• Persistent or temporary staff shortages in many ANSPs may also be a significant factor; therefore applying SPO or changing from 4EP might be preferred as a way of mitigating a lack of controllers, instead of closing units or working positions.
  • In some established ANSPs, SPO or 2 EP has been the historical method of operation, which continues now because of those historical labour practices. There may not have been any safety analysis carried out on these procedures at any point.
  • In many instances during periods where there is little or no traffic (e.g. night shifts) a unit can be found to reduce manning and operate as temporary SPO, or 2EP.
  • Another important consideration is the introduction of automation and technical tools to better predict conflicting traffic and help ATCOs to better manage traffic flows. The introduction of conflict detection tools for example, may be considered by an ANSP as mitigation to reduce staffing levels, and introduce SPO or 2EP.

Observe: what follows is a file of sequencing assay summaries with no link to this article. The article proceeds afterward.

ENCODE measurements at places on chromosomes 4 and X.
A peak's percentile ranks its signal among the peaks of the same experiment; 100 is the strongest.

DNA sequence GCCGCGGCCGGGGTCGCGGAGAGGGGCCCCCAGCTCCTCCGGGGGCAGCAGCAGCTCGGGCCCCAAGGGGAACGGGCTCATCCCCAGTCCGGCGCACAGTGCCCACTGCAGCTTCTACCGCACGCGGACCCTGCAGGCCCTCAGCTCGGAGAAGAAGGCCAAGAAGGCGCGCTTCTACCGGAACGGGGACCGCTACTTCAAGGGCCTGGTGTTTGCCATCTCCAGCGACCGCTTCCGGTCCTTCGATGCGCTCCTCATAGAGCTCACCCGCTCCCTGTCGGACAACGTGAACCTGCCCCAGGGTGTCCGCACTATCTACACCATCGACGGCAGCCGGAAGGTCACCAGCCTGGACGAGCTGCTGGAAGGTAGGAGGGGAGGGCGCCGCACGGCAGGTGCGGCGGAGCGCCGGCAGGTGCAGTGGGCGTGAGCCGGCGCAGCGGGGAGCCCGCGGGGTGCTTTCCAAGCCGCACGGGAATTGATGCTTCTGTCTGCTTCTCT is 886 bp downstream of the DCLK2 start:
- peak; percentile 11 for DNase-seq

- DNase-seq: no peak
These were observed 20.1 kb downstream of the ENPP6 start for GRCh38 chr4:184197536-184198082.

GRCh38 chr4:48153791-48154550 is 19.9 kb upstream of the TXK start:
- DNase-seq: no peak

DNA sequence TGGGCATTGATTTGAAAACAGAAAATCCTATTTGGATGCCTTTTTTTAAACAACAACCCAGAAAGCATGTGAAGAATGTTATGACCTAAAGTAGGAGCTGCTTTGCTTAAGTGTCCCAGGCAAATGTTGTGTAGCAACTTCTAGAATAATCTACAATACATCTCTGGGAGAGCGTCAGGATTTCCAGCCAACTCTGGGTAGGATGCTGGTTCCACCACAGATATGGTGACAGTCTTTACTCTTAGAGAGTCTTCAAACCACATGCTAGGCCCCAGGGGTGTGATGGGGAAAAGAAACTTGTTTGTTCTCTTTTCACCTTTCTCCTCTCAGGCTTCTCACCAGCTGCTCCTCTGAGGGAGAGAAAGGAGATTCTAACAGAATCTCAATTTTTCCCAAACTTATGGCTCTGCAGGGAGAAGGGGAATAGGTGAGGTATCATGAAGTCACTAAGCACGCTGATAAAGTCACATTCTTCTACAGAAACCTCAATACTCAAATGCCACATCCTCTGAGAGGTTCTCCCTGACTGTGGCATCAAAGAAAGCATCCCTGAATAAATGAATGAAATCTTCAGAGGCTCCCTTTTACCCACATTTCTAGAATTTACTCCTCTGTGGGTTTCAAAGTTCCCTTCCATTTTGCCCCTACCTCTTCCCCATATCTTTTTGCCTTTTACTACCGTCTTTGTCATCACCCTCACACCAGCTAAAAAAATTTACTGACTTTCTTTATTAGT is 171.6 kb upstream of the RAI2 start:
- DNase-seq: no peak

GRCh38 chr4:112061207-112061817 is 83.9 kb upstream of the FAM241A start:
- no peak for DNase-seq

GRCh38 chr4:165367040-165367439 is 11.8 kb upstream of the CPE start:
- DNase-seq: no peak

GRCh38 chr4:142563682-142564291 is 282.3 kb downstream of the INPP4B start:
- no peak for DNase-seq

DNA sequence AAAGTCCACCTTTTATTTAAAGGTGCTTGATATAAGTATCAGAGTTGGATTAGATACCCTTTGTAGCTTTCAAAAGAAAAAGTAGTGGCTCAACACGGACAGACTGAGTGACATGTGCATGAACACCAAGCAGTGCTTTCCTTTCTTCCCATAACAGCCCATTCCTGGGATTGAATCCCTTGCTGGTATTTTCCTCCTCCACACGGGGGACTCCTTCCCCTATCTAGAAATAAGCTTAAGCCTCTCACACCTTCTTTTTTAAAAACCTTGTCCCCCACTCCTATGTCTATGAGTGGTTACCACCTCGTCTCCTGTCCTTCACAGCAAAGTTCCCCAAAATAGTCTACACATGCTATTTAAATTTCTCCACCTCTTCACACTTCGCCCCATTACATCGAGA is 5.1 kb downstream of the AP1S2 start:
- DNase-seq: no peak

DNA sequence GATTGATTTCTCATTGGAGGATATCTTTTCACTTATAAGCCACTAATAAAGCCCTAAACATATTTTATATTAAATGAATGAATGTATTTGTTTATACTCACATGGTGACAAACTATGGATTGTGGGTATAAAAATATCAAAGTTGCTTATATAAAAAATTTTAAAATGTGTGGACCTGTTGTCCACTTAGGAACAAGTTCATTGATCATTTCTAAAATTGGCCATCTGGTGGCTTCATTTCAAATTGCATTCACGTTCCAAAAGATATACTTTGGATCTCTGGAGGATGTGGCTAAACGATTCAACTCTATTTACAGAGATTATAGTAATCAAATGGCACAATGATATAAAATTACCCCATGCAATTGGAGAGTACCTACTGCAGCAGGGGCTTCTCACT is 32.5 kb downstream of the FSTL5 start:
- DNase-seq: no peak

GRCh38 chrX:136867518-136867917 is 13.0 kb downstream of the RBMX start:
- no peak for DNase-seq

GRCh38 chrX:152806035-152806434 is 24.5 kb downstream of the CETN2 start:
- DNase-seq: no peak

2.3.2.1 Some ANSPs can see in these new tools a way to alleviate a second ATCO at a unit or at a given working station, but history has shown that these new systems may not mitigate the presence of a second controller and may also introduce new hazards.


2.4 Potential human factors hazards of working SPO or 2EP

2.4.1 ATCOs can develop a false sense of safety when no safety events occur over a period of time. For example if a SPO unit or a position operated as 2EP (rather than 4EP) operates without any safety events during periods of low traffic. ATCOs or other people might then assume that it’s still safe even if the average traffic count has grown over time or that additional procedures and tasks increase the ATCO workload.

2.4.1.1  Provided no safety events occur in those busier conditions, people might think that this is acceptable both professionally and operationally and then accept this new method of operating the unit.

2.4.1.2  This attitude could be considered as a form of “Drift to Failure”, resulting in setting a new higher than normal traffic load or complexity norm. However, the latent safety hazards introduced by the reduction in manning levels still exist and could be the cause of an incident at any time. This concept was discussed in the Just Culture WP164 presented in Amman at the 2011 IFATCA Conference.